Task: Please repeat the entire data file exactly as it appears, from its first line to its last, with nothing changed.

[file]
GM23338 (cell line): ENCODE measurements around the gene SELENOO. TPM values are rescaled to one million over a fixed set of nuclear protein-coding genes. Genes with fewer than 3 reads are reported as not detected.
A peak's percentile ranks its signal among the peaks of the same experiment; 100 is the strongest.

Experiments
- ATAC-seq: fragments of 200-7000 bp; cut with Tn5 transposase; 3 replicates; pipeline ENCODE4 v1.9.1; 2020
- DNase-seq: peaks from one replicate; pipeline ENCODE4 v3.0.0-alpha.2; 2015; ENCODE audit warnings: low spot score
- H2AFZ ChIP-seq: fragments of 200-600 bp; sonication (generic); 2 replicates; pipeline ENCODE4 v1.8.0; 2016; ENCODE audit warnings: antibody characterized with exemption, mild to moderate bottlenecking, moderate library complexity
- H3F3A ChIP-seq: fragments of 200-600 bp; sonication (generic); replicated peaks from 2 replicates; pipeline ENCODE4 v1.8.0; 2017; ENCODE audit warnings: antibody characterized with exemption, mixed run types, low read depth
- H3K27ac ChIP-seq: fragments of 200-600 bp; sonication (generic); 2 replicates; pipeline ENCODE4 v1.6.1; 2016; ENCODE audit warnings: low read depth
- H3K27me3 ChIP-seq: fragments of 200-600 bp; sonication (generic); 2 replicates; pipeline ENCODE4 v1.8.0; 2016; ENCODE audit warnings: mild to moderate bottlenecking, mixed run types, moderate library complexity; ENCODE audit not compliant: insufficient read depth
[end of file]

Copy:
GM23338 (cell line): ENCODE measurements around the gene SELENOO. TPM values are rescaled to one million over a fixed set of nuclear protein-coding genes. Genes with fewer than 3 reads are reported as not detected.
A peak's percentile ranks its signal among the peaks of the same experiment; 100 is the strongest.

Experiments
- ATAC-seq: fragments of 200-7000 bp; cut with Tn5 transposase; 3 replicates; pipeline ENCODE4 v1.9.1; 2020
- DNase-seq: peaks from one replicate; pipeline ENCODE4 v3.0.0-alpha.2; 2015; ENCODE audit warnings: low spot score
- H2AFZ ChIP-seq: fragments of 200-600 bp; sonication (generic); 2 replicates; pipeline ENCODE4 v1.8.0; 2016; ENCODE audit warnings: antibody characterized with exemption, mild to moderate bottlenecking, moderate library complexity
- H3F3A ChIP-seq: fragments of 200-600 bp; sonication (generic); replicated peaks from 2 replicates; pipeline ENCODE4 v1.8.0; 2017; ENCODE audit warnings: antibody characterized with exemption, mixed run types, low read depth
- H3K27ac ChIP-seq: fragments of 200-600 bp; sonication (generic); 2 replicates; pipeline ENCODE4 v1.6.1; 2016; ENCODE audit warnings: low read depth
- H3K27me3 ChIP-seq: fragments of 200-600 bp; sonication (generic); 2 replicates; pipeline ENCODE4 v1.8.0; 2016; ENCODE audit warnings: mild to moderate bottlenecking, mixed run types, moderate library complexity; ENCODE audit not compliant: insufficient read depth